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After a rough fourth quarter, NAND manufacturers hoped to get a break and instead they got slammed by more bad news, this time from Apple

Apple Inc. last year spent $1.2B USD on NAND flash memory for its consumer electronics devices.  Most of Apple's wildly popular iPod family sports the memory -- the iPod Shuffle, the iPod Nano, and the iPod Touches all use it for storage.  The iPhone also uses NAND, further increasing Apple's already sizable NAND appetite.  Thus Apple's decision hold a significant sway on NAND's fate.

Perhaps predicting slow iPod/iPhone growth, Apple dramatically scaled back its NAND predictions for 2008, sending NAND manufacturers into a panic.  The news, which also may signal bad news for Apple, may be a reflection of the sagging of the U.S. economy, burdened by the U.S. sub-prime mortgage crisis, which has led many analysts to predict a rather dire consumer market for the year.  Apple continues to cut prices in hopes of keeping sales alive, but the outlook is still far from rosy.

iSuppli announced the shifting estimate from Apple on Wednesday, stating, "Apple Inc. has slashed its 2008 NAND order forecast significantly and has informed suppliers that its demand growth will slow in 2008 compared to 2007."

Before iSuppli had predicted a 32% increase in NAND orders for 2008 from Apple.  The change caused iSuppli to drop its estimate for global NAND growth from 27 percent to "single digit" percentage growth from last year's $13.9B USD market.  According to iSuppli in Q1 '08 NAND manufacturers will also invest a 20 percent increase in capital spending, which will increase capacity and lower prices for the consumer, but add further to the suppliers financial woes. 

The year of 2007 held mixed results for NAND suppliers, but still may be looked back fondly upon in comparison to 2008.  In 2007 NAND overall saw 12.5 percent growth.  However in Q3 and Q4 of 2007, six of the top eight NAND producers saw sequential declines in revenue.  Only Micron and Intel escaped this trend.  Samsung and Toshiba, who hold the number one and two spots respectively, were among the losers, but remain on top of the struggling market.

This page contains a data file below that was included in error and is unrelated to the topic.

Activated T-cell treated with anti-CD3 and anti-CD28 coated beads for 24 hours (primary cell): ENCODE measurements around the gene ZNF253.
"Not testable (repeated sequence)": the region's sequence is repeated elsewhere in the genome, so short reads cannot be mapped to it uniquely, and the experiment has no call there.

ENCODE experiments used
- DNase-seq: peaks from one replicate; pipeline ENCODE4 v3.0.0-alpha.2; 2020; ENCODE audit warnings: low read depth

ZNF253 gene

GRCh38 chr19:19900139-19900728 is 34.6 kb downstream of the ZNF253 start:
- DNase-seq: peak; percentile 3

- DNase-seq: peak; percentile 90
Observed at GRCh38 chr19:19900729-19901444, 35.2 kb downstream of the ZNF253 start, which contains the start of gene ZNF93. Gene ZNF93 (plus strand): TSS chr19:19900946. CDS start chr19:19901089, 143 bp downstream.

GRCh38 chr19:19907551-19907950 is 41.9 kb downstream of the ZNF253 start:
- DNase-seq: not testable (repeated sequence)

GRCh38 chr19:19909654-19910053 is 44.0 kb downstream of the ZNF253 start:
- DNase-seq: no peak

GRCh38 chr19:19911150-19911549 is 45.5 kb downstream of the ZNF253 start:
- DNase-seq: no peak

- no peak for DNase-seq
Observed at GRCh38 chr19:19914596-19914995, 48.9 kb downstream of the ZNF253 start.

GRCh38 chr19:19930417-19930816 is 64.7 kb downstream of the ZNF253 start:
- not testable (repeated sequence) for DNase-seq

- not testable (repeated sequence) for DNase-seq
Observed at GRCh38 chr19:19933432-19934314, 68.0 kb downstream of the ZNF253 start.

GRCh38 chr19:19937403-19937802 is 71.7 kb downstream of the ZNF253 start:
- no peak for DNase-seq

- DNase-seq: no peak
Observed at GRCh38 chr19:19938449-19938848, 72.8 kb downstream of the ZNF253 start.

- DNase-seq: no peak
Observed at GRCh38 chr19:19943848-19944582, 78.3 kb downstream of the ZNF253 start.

Some top tier NAND suppliers vested in DRAM production as well will get doubly hit, as DRAM is supposed to have an extremely poor year as well, experiencing poor growth of only 4 percent.  While single digit growth may seem acceptable to some, the constant demands for increased capacity at lower prices means that single digit growth typically equates to significant revenue losses.


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RE: Rotten ecomomy?
By BansheeX on 2/21/2008 4:10:37 PM , Rating: 3
Ah, but you're forgetting how government overregulation and bad economic policy gives the companies the incentive to go overseas in the first place. The blame cannot be placed squarely on them.


RE: Rotten ecomomy?
By teldar on 2/21/2008 4:20:35 PM , Rating: 2
He's also forgetting how the american unions priced themselves out of existence by demanding wages far above the quality of the work they produced. Look at the automotive industry. GM lost $39B in one quarter. I don't care if some of it was accounting magic. If a company can show a $39B loss, they're hemorrhaging cash, plain and simple. What was the cause? Substandard quality and excessive liability.

T


RE: Rotten ecomomy?
By FITCamaro on 2/22/2008 10:26:26 AM , Rating: 2
Yes there were reasons, but still, they didn't look at the bigger picture.

And as for the guys comment on unions, yes some unions are a huge problem but not all industries have them. And not all unions are bad. The UAW definitely killed automotive manufacturing in America though. Many UAW workers earn more than level 2 and 3 engineers with nothing more than a high school diploma and they wonder why the companies want to ship the jobs overseas or cut their pay. Unskilled labor in a factory shouldn't pay $50,000 a year much less the $75,000+ some are making.


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